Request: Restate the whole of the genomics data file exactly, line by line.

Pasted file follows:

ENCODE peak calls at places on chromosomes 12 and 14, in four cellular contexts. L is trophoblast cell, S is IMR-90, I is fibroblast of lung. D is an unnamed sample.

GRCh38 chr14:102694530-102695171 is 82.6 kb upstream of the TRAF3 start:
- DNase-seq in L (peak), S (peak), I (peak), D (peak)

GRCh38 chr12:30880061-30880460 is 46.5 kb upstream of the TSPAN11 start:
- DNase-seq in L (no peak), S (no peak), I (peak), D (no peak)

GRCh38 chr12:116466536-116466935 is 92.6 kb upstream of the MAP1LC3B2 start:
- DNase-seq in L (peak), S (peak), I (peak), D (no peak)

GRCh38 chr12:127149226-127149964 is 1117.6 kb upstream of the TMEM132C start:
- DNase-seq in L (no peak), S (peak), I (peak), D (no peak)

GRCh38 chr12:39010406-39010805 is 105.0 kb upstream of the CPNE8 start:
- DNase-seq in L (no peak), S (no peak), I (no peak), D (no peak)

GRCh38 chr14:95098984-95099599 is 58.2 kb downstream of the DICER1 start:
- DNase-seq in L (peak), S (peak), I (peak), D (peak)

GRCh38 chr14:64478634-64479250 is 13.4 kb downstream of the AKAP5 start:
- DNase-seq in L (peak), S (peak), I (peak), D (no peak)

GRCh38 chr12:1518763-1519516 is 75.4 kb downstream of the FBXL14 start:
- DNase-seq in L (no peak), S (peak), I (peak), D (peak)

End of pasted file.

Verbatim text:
ENCODE peak calls at places on chromosomes 12 and 14, in four cellular contexts. L is trophoblast cell, S is IMR-90, I is fibroblast of lung. D is an unnamed sample.

GRCh38 chr14:102694530-102695171 is 82.6 kb upstream of the TRAF3 start:
- DNase-seq in L (peak), S (peak), I (peak), D (peak)

GRCh38 chr12:30880061-30880460 is 46.5 kb upstream of the TSPAN11 start:
- DNase-seq in L (no peak), S (no peak), I (peak), D (no peak)

GRCh38 chr12:116466536-116466935 is 92.6 kb upstream of the MAP1LC3B2 start:
- DNase-seq in L (peak), S (peak), I (peak), D (no peak)

GRCh38 chr12:127149226-127149964 is 1117.6 kb upstream of the TMEM132C start:
- DNase-seq in L (no peak), S (peak), I (peak), D (no peak)

GRCh38 chr12:39010406-39010805 is 105.0 kb upstream of the CPNE8 start:
- DNase-seq in L (no peak), S (no peak), I (no peak), D (no peak)

GRCh38 chr14:95098984-95099599 is 58.2 kb downstream of the DICER1 start:
- DNase-seq in L (peak), S (peak), I (peak), D (peak)

GRCh38 chr14:64478634-64479250 is 13.4 kb downstream of the AKAP5 start:
- DNase-seq in L (peak), S (peak), I (peak), D (no peak)

GRCh38 chr12:1518763-1519516 is 75.4 kb downstream of the FBXL14 start:
- DNase-seq in L (no peak), S (peak), I (peak), D (peak)